An effort at the recent legislative session to repeal the state’s personal income tax may not have been “much ado about nothing,” but it was more political posturing than a realistic undertaking.
The Louisiana state income tax is expected to bring in about $2.8 billion this year. Phaseout of the tax over a 10-year period would have eventually cost $5.4 billion a year by 2024.
None of that is peanuts, of course, but when compared with other states, the income tax isn’t the big, bad monster it’s often made out to be.
Louisiana is one of the top 10 best states for retirees, according to Kiplinger.com, the company that has been publishing the Kiplinger Letter for 85 years. We just made it to the No. 10 position, but a low income tax helped get us there.
Wyoming is in the No. 1 position, followed by Mississippi, Pennsylvania, Kentucky, Alabama, Georgia, Oklahoma, South Carolina and Delaware. Most of those are Southern states.
Seven of the 50 states don’t levy income taxes, and repeal advocates love to talk about how well they are doing. However, Wyoming is the only one of the seven that made Kiplinger’s top 10.
Wyoming made it because it collects hefty oil and mineral taxes. The state sales tax — like Louisiana’s — is 4 percent, but local counties can only levy up to an additional 1 percent sales tax.
The other states without income taxes are Alaska, Florida, Nevada, South Dakota, Texas and Washington. New Hampshire and Tennessee don’t tax wage income, but do tax interest and dividend income, according to Tax Foundation.
Tax isn’t high
The foundation reports that, for fiscal year 2009, the per capita income tax in Louisiana was $658. Only seven states that tax all income are lower, ranging from $586 in Michigan to $393 in Arizona.
Here is what Kiplinger.com said about how our state made it to the top 10 place for retirees:
“Louisiana offers a bayou full of tax breaks to retirees. Social Security and military, civil-service and state and local government pensions are exempt from state income taxes, plus up to $6,000 per person of pension and annuity income.
“Personal income tax rates are low, ranging from 2 to 6 percent. Property taxes are the lowest in the nation, according to the Tax Foundation, and assessments are based on 10 percent of the fair market value.
“But sales taxes can be steep. The statewide sales tax is 4 percent, but local parishes and jurisdictions within those parishes can add their own sales taxes. In New Orleans, the combined sales tax rate is 9 percent. But food and drugs are exempt from sales taxes throughout the Pelican State.”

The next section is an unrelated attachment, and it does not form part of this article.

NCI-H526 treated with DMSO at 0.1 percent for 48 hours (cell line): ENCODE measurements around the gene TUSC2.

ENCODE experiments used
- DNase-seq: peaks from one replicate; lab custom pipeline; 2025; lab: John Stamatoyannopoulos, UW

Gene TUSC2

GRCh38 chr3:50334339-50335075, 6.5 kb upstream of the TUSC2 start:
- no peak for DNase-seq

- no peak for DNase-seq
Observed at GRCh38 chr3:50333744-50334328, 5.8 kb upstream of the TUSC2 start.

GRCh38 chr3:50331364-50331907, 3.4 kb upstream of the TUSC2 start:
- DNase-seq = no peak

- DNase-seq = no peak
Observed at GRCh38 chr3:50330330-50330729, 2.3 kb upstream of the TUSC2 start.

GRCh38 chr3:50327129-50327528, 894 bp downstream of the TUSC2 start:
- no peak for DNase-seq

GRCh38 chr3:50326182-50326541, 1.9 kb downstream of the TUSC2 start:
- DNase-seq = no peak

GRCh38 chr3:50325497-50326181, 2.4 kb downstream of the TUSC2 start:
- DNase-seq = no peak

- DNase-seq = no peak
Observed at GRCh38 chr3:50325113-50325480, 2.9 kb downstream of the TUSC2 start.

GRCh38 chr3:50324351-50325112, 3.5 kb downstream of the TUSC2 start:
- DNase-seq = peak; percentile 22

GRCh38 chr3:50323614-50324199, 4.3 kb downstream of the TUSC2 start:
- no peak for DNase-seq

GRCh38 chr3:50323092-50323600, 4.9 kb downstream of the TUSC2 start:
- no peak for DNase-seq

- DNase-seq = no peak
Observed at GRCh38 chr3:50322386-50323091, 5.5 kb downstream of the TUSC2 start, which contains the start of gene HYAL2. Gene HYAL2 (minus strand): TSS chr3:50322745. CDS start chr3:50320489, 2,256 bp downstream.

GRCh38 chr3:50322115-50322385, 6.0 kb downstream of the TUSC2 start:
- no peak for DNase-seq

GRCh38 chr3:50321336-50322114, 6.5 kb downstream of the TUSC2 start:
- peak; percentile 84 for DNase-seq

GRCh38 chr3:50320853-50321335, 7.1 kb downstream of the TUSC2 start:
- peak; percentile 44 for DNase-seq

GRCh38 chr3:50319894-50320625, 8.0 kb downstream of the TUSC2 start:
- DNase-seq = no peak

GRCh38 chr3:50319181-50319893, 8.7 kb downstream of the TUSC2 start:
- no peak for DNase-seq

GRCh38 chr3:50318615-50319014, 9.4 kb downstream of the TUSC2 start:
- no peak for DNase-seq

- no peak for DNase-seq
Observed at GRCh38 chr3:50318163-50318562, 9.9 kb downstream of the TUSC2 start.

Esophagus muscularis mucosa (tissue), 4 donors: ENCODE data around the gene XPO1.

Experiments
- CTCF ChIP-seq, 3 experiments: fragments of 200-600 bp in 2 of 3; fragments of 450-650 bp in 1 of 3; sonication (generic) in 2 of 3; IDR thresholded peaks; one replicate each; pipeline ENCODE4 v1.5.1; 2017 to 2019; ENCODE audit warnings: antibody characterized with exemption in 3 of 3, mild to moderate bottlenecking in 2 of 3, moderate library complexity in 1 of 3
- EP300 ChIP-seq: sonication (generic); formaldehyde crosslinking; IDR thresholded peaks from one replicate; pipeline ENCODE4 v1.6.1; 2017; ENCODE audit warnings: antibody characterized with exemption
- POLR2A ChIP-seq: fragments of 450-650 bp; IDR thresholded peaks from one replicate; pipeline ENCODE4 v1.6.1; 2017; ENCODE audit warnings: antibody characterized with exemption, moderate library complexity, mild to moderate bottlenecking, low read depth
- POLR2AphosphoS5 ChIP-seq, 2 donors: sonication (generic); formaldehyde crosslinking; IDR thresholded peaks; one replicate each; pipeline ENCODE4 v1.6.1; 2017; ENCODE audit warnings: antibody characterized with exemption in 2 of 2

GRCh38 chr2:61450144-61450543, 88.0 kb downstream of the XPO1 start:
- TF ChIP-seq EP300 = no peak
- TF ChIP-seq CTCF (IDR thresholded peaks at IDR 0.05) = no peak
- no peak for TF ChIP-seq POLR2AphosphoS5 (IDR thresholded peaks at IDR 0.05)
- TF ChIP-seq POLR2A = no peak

Now, there is an area where legislators could give every citizen in Louisiana a hefty tax break. The Legislative Fiscal Office said 1 percent of the state’s 4-percent sales tax will bring in approximately $742 million in fiscal year 2011-12.
Repeal of a penny or more of the state sales tax would keep money in everyone’s pockets. Many citizens in Louisiana don’t benefit from repeal of income taxes because they pay little or no income taxes.
Kiplinger.com also compiled a list of the 10 states that it said “have earned a place on our ‘do not live here for your second act’ list …”
Louisiana’s highest income tax rate is 6 percent. Consider what the top rate is in the bottom 10 states for retirees.
Vermont made No. 1 on the “don’t retire there” list, and its top state income tax rate is 8.95 percent. Here are the top rates for the other nine in their order of finish:
Minnesota, 7.85 percent; Nebraska, 6.84 percent; Oregon, 11 percent; California, 9.55 percent; Maine 8.5 percent; Iowa, 8.98 percent; Wisconsin, 7.75 percent; New Jersey, 8.97 percent; and Connecticut, 6.7 percent.
State Sen. Rob Marionneaux, D-Livonia, and Rep. Hunter Greene, R-Baton Rouge, sponsored income tax repeal bills at the recent session. Marionneaux’s received the most debate.
When Marionneaux was asked how he would replace the revenues lost by repealing the income tax, he said the state could repeal many of the $7.1 billion in tax exemptions and credits given every year.
The tax breaks need to be evaluated because a number are probably no longer productive or necessary. However, legislators continued to extend or give more tax exemptions during the same session.
Why? Because some tax exemptions produce jobs and other income for Louisiana citizens. Gov. Bobby Jindal has been crisscrossing the state signing tax credit legislation passed at the last session.
Do it right
Tax reform is a complicated process. Former Gov. Buddy Roemer tried it, and it helped kill his re-election chances. A number of factors caused its defeat, but the lack of government credibility and the fear of change were high on the list.
However, that doesn’t mean tax reform shouldn’t be tried again, but only after serious discussions of the pros and cons. None of that happened before the Marionneaux and Greene bills surfaced.
Every taxpayer would be delighted to see an end to the state income tax, but there may be a better way to improve the lives of Louisiana citizens. If not, the Legislature can revisit the issue, but not before doing its homework.
Jim Beam, the retired editor of the Lake Charles American Press, has covered people and politics for more than five decades. Contact him at 494-4025 or firstname.lastname@example.org.